All related (14)
Sina Falaki
Head of Industry Marketing, Motive | Formerly ProcoreNovember 23

In a proper program, Industry Marketing & Campaigns have joint ownership so we both look at the same metrics in order to build pipeline and win NARR. I say this as a preface because Industry and Campaign leadership should work together to:

  • Establish business objectives
  • Set targets, goals, and key intiiatives
  • Help with cross-industry efforts

This should then yield to:

  • Pipeline generation
  • Open Pipe
  • NARR

As such, we should always be looking at broad metrics that lead to:

  • Global NARR
  • Rep Productivity (monthly)
  • ASP (monthly)
  • Close Rate (monthly)
  • Cycle Time (monthly)
  • Market Penetration (quarterly)
Dave Daniels
Founder, BrainKraftApril 11

Start with these:

1. Customer Lifetime Value (LTV) - it measures how long a customer stays with you and how much they spend during that time. It's a good early warning metric. 

2. Win/Loss Ratio - of all the deals you have the opportunity to win, the number you win and the number you lose. It's a great tracking metric to help measure the effectiveness of things like sales enablement.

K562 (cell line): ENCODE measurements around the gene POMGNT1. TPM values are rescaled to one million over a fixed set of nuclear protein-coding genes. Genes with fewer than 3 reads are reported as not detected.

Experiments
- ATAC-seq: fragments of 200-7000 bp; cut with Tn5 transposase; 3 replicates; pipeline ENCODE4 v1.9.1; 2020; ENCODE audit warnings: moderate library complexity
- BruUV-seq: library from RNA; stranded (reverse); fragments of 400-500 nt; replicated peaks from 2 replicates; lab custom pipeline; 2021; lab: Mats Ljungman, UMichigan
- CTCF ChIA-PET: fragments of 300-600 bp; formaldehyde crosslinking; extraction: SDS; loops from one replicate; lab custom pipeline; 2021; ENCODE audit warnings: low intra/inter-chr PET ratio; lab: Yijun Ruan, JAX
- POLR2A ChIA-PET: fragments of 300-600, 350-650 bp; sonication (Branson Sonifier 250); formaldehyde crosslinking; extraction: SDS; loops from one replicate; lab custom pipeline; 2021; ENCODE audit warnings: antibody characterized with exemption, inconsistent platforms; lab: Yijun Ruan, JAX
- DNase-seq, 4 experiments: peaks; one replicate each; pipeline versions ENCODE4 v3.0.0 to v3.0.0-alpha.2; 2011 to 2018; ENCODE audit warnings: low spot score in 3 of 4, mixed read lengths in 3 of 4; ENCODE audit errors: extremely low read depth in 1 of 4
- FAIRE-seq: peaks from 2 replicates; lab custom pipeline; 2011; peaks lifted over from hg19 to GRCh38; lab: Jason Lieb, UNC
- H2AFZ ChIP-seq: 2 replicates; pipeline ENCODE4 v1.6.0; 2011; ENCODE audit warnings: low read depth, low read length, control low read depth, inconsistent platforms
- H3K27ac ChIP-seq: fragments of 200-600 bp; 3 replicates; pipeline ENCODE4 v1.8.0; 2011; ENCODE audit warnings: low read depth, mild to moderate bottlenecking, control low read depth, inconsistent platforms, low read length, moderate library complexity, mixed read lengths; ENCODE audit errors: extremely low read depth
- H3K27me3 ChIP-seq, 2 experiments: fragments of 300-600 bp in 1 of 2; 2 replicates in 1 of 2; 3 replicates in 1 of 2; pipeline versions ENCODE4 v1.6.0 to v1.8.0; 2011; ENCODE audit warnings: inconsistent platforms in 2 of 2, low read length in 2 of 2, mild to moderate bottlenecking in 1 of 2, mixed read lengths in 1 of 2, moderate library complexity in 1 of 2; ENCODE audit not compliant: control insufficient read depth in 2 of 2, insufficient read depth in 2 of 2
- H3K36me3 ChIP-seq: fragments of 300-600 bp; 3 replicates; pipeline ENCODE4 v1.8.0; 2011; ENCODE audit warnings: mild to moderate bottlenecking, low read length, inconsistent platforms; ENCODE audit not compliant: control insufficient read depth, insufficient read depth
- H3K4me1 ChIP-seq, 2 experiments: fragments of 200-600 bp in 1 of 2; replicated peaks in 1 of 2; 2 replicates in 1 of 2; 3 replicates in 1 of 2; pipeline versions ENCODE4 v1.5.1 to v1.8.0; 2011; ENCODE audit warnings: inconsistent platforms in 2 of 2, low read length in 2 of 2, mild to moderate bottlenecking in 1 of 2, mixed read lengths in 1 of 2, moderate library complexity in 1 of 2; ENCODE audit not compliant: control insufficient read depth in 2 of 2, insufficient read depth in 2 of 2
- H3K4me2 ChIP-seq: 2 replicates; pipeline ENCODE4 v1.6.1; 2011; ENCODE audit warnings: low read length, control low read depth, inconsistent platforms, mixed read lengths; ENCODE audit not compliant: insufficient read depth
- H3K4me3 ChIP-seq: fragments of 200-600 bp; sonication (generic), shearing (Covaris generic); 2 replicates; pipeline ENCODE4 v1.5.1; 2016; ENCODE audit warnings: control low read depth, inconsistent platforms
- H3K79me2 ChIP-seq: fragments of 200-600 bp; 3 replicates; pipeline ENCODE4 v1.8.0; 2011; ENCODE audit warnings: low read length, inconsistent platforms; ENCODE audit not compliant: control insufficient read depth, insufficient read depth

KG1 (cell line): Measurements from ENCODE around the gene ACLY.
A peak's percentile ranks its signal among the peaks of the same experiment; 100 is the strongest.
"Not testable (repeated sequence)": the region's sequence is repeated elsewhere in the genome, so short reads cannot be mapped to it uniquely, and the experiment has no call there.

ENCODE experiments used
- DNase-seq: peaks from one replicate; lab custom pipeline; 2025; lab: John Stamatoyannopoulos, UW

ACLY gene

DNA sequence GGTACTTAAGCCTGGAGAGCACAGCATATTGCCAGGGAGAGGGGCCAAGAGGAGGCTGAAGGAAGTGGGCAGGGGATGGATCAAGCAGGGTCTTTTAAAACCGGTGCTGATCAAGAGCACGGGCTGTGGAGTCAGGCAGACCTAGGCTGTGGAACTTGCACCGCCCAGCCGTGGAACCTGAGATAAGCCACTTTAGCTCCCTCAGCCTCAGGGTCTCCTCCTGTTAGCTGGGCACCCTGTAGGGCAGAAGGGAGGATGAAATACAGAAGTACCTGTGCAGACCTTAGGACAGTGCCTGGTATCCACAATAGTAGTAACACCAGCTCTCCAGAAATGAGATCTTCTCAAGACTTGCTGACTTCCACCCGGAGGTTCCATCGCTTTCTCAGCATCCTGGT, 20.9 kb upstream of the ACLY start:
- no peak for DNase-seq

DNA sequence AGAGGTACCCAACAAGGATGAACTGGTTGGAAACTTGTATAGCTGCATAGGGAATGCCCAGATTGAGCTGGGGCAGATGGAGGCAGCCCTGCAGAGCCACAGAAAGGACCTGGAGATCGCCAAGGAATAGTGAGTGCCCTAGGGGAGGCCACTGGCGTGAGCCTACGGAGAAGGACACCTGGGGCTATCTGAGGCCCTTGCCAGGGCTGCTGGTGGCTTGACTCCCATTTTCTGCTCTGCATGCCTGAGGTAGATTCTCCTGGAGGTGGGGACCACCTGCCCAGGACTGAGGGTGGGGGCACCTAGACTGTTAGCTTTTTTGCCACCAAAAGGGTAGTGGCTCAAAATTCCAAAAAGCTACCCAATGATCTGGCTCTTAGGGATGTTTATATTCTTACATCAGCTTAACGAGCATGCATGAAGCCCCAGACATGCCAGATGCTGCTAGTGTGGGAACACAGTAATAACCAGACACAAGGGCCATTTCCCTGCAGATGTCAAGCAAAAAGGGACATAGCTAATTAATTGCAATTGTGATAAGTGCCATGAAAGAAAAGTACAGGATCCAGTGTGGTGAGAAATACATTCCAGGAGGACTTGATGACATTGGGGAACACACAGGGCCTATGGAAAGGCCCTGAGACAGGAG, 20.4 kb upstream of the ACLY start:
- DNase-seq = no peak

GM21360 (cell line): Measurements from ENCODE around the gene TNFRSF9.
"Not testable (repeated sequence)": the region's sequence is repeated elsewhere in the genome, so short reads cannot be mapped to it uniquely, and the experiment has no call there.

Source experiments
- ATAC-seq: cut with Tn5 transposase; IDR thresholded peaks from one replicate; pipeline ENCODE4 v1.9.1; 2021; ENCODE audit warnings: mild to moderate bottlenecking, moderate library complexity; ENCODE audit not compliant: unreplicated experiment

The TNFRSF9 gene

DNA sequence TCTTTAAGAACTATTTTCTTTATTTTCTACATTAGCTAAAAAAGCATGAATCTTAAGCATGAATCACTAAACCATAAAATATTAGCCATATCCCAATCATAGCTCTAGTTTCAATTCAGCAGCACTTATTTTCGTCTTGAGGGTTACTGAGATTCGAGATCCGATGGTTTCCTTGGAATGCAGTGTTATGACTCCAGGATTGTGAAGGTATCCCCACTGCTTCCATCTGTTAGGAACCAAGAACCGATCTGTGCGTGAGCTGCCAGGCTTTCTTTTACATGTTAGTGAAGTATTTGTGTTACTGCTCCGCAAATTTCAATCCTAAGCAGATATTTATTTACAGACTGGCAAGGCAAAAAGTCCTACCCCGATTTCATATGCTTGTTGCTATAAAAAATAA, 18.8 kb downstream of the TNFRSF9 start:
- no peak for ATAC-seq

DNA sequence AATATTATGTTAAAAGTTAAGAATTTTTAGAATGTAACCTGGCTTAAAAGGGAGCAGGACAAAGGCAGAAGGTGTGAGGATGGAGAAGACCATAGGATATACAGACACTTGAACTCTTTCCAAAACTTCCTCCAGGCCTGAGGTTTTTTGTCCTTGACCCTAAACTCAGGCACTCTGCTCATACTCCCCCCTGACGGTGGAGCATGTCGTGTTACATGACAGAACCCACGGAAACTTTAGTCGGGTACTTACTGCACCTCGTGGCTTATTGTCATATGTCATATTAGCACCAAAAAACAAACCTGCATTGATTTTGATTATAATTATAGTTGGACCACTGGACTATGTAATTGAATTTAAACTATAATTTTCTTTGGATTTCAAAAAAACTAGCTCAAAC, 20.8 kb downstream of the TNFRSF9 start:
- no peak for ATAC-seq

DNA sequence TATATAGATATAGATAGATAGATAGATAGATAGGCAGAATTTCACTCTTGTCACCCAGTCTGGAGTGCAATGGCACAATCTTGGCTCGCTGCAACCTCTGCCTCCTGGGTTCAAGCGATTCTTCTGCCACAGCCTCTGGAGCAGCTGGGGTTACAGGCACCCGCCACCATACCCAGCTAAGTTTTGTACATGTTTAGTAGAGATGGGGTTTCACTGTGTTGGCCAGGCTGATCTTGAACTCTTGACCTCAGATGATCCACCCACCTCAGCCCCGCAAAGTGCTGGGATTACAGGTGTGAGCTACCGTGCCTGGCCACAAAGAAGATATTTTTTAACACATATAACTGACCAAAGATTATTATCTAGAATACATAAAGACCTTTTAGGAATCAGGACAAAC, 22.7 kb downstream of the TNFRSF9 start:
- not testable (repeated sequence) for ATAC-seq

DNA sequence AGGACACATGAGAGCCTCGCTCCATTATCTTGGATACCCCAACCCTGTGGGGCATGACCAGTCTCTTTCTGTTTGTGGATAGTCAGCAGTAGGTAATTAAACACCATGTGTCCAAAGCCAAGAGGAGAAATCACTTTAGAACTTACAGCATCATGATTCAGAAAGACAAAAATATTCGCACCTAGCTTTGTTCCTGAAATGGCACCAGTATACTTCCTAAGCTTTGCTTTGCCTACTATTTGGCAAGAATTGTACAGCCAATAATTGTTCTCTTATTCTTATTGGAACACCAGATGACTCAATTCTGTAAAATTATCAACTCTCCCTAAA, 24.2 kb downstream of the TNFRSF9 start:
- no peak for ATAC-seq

3. Retention Rate - the king of metrics in SaaS. What is the rate at which customer are staying (or the opposite - leaving). If your retention rate goes south, it means you have to sell that many more deals to get ahead.

Anand Patel
Director of Product Marketing, AppcuesAugust 27

Below are some key metrics we track, many already shared by David and Ellie, but I have bolded a few that are slightly different:

  • Revenue of product line (or product portfolio)
  • Average lead age or length of sale
  • # of customer interactions
  • Customer NPS
  • Average win rate (win/loss ratio)

The average lead age is an interesting one for enterprise B2B companies, as those sales cycles can take some time and have certain friction points. As product marketing, are you finding ways to resolve those frictions and improve the length of sale? 

Ellie Mirman
Chief Marketing Officer, CrayonJuly 26

I take the approach of getting both quantitative and qualitative measures, both bottom line (e.g. revenue) and project-specific (e.g. collateral usage) metrics.

Quantitative metrics include: revenue, win/loss rates, launch metrics, product usage, retention

Qualitative metrics include: internal feedback (e.g. sales team surveys), external feedback (e.g. brand awareness surveys)

A little bit more on that here, with suggestions from other product marketers: